2019-11-06 11:28:06 UTC
Permalink
Post by m***@btopenworld.com
Post by Joe
On Tue, 05 Nov 2019 18:27:06 GMT
Post by Pamela
If Trump forces us to accept some mechanisms of the American health
market, by holding out on a trade deal until we accept then we will
be worse off.
It's no big deal. We've never had a trade deal with the USA, neither
has the EU, and yet the USA is one of our largest trading partners. If
you both have what the other wants, who needs a deal?
--
Joe
Exactly!
Trade deals are for those who seek to open up other people's markets
whilst protecting their own.
That's exactly Trump's strategy. He wants to make America great again
Again?
at the
expense of others.
Pamela
2019-11-06 09:14:47 UTC
Permalink
Post by Joe
On Tue, 05 Nov 2019 18:27:06 GMT
Post by Pamela
If Trump forces us to accept some mechanisms of the American health
market, by holding out on a trade deal until we accept then we will
be worse off.
It's no big deal. We've never had a trade deal with the USA, neither
has the EU, and yet the USA is one of our largest trading partners. If
you both have what the other wants, who needs a deal?
Donald Trump wants a deal. He becomes petulant if he doesn't get his way.
China knows and the EU knows how Donald intends to handle the Airbus affair.

We can't go back to a rosy tinted past when the world is moving in a
different direction.
The Marquis Saint Evremonde
2019-11-05 20:51:22 UTC
Permalink
Post by GB
Post by Yellow
And Labour calls Boris a liar!
It's difficult to estimate what the cost of stopping NICE negotiating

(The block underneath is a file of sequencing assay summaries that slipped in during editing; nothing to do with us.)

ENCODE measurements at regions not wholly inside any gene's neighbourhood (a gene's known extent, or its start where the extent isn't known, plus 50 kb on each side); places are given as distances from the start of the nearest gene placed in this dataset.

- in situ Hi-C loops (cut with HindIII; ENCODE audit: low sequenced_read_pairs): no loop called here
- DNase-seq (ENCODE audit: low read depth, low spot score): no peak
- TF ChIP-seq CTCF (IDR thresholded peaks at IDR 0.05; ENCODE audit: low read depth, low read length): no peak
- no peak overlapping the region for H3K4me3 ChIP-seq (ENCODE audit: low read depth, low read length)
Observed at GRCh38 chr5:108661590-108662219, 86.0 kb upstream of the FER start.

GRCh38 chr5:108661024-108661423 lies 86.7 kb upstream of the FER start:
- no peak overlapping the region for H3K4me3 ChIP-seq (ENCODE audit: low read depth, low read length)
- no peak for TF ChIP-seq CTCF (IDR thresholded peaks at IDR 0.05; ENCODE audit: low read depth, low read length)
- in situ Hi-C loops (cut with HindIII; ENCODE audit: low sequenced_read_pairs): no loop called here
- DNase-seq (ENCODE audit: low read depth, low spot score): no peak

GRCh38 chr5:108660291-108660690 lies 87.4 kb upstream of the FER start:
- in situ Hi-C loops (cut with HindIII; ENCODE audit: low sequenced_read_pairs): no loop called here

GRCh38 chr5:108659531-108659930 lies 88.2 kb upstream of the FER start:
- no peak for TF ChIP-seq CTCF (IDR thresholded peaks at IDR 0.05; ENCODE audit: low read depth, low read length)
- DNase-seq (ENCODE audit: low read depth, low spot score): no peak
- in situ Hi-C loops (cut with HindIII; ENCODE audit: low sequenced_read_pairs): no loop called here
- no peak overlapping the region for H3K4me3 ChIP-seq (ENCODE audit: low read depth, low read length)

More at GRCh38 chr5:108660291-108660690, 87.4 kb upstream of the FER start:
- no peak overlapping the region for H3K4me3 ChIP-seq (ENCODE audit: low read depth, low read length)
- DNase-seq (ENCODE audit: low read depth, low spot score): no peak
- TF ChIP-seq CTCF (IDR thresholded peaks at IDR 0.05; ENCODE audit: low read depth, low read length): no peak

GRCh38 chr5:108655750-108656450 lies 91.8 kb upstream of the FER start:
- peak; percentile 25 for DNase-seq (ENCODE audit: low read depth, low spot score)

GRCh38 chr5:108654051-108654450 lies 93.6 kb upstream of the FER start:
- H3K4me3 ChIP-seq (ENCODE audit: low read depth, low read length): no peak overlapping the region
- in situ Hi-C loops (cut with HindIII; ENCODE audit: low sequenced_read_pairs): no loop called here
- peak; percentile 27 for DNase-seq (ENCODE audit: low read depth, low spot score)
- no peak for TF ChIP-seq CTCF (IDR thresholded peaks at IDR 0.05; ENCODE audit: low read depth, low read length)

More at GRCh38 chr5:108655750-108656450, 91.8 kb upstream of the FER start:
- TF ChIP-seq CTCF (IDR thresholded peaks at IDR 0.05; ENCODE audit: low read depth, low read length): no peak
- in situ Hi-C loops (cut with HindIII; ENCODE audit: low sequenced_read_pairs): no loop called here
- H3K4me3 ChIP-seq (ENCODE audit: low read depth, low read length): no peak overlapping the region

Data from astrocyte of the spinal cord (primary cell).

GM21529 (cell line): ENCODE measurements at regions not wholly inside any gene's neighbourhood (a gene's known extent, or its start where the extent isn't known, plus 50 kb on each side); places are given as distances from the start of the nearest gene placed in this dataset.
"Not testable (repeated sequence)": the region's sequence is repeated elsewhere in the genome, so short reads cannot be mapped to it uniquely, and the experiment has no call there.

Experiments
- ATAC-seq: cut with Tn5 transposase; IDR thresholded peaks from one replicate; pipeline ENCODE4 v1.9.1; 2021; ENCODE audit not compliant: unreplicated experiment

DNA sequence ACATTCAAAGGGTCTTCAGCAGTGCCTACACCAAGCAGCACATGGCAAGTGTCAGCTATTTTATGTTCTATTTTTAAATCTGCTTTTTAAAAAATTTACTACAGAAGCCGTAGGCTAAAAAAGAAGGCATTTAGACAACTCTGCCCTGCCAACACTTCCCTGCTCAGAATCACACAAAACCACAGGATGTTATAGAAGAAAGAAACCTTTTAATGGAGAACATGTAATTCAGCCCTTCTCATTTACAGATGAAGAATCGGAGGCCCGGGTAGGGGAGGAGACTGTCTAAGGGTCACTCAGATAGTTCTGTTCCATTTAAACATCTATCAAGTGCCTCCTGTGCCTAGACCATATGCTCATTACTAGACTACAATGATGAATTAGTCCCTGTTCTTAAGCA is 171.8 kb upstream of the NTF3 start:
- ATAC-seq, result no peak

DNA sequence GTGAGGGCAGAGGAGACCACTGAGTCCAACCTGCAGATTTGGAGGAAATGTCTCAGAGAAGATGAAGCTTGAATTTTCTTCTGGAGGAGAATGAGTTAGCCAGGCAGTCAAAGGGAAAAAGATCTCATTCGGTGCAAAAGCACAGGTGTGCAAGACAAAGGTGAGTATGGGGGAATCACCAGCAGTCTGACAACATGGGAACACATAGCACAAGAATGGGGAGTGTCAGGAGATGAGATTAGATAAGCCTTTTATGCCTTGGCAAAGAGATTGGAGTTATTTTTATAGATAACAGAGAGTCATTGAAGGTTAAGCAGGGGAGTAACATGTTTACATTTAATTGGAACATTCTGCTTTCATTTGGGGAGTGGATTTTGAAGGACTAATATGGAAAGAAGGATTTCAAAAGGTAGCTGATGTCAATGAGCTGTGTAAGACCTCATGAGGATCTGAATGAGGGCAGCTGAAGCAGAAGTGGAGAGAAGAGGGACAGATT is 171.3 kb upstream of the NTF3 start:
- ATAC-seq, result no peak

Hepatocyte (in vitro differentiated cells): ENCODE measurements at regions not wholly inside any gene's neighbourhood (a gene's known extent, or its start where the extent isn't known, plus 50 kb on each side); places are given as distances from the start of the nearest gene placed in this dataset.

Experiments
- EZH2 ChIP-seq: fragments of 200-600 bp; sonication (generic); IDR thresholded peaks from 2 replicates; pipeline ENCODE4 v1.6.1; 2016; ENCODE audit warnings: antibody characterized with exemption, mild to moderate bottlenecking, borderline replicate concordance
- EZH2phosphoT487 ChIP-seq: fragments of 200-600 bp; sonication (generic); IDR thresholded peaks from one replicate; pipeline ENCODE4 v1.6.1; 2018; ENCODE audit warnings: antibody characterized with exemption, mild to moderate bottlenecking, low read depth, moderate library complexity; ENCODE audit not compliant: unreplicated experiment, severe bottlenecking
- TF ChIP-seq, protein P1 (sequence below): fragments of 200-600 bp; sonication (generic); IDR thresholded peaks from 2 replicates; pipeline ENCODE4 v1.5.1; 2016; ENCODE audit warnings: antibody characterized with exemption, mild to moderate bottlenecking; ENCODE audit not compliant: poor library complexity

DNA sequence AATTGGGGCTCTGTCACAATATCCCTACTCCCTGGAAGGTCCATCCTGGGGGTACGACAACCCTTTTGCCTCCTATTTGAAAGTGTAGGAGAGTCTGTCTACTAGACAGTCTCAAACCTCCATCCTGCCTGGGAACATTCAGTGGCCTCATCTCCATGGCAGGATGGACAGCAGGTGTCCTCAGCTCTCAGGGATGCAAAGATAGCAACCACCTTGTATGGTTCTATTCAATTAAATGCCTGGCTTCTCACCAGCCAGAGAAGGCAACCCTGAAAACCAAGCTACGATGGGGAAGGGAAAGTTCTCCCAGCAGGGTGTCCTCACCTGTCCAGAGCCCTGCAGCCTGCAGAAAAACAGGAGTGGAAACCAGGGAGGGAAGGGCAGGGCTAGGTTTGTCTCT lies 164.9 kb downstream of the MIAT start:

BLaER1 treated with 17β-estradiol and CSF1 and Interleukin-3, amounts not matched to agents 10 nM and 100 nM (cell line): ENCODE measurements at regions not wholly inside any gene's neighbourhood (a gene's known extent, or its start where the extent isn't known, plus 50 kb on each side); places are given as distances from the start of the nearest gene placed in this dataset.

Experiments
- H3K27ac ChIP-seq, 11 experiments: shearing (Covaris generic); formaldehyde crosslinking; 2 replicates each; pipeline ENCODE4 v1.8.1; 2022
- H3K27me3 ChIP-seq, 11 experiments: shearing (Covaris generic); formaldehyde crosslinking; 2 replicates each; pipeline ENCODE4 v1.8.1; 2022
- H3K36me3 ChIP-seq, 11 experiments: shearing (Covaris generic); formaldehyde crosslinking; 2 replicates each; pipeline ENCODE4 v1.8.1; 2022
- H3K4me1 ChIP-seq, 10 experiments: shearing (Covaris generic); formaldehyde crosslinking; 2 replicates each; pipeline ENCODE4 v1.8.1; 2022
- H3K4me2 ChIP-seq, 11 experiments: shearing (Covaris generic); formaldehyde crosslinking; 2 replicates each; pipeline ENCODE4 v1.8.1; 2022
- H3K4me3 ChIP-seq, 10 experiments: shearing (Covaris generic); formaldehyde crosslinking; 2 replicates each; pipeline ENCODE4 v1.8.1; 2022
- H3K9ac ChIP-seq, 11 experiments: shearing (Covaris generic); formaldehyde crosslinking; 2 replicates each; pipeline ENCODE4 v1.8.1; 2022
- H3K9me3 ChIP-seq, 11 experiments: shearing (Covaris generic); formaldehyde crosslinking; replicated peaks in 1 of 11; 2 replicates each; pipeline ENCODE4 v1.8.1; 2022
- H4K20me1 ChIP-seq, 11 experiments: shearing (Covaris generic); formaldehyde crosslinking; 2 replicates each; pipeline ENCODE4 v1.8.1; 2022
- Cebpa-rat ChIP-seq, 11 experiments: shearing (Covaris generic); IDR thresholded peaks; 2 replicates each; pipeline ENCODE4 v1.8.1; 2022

prices would be.
NICE doesn't negotiate prices, and nobody in government has suggested
that the people who *do* negotiate prices would stop doing it.
Post by GB
It seems highly likely to be a very large figure, and I really don't
see that it's crucial to the argument whether it's £500m or say £200m a
week.
Have you made an analysis, and if so what's your figure?
Or, do you simply think that Dr Hill's analysis is a bit simplistic?
It's more that there is not the slightest reason to think that the
Department of Health's policy on paying for drug imports might change
from the current system.
Post by GB
Post by Yellow
https://www.bbc.co.uk/news/health-50295231
--
Evremonde
Yellow
2019-11-06 01:17:18 UTC
Permalink
Post by GB
Post by Yellow
And Labour calls Boris a liar!
It's difficult to estimate what the cost of stopping NICE negotiating
prices would be.
That was rather the point of my post and in particular the subject to
the post given the people who came up with the figure state it is a
worst case figure that it is unlikely to ever be.

Read the article, it is quite illuminating.